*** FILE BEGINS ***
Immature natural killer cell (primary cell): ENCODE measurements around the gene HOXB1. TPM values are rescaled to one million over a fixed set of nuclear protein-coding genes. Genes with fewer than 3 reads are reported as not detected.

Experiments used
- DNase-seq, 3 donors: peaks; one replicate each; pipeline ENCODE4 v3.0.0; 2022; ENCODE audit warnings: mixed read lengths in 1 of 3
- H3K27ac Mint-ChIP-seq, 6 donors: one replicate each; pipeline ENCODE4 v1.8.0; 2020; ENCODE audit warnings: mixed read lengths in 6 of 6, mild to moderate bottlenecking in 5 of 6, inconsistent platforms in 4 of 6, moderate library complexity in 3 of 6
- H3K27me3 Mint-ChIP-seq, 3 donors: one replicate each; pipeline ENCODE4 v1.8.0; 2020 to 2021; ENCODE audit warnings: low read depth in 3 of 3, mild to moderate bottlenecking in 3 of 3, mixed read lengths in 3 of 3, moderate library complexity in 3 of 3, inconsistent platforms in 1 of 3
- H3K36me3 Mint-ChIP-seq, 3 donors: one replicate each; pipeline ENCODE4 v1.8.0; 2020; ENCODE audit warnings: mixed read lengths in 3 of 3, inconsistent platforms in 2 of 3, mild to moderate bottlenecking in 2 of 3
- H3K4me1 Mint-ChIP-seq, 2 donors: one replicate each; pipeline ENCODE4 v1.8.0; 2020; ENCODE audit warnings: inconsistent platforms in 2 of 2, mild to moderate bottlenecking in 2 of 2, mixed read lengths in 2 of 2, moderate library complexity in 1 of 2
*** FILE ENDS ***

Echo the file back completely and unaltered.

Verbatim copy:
Immature natural killer cell (primary cell): ENCODE measurements around the gene HOXB1. TPM values are rescaled to one million over a fixed set of nuclear protein-coding genes. Genes with fewer than 3 reads are reported as not detected.

Experiments used
- DNase-seq, 3 donors: peaks; one replicate each; pipeline ENCODE4 v3.0.0; 2022; ENCODE audit warnings: mixed read lengths in 1 of 3
- H3K27ac Mint-ChIP-seq, 6 donors: one replicate each; pipeline ENCODE4 v1.8.0; 2020; ENCODE audit warnings: mixed read lengths in 6 of 6, mild to moderate bottlenecking in 5 of 6, inconsistent platforms in 4 of 6, moderate library complexity in 3 of 6
- H3K27me3 Mint-ChIP-seq, 3 donors: one replicate each; pipeline ENCODE4 v1.8.0; 2020 to 2021; ENCODE audit warnings: low read depth in 3 of 3, mild to moderate bottlenecking in 3 of 3, mixed read lengths in 3 of 3, moderate library complexity in 3 of 3, inconsistent platforms in 1 of 3
- H3K36me3 Mint-ChIP-seq, 3 donors: one replicate each; pipeline ENCODE4 v1.8.0; 2020; ENCODE audit warnings: mixed read lengths in 3 of 3, inconsistent platforms in 2 of 3, mild to moderate bottlenecking in 2 of 3
- H3K4me1 Mint-ChIP-seq, 2 donors: one replicate each; pipeline ENCODE4 v1.8.0; 2020; ENCODE audit warnings: inconsistent platforms in 2 of 2, mild to moderate bottlenecking in 2 of 2, mixed read lengths in 2 of 2, moderate library complexity in 1 of 2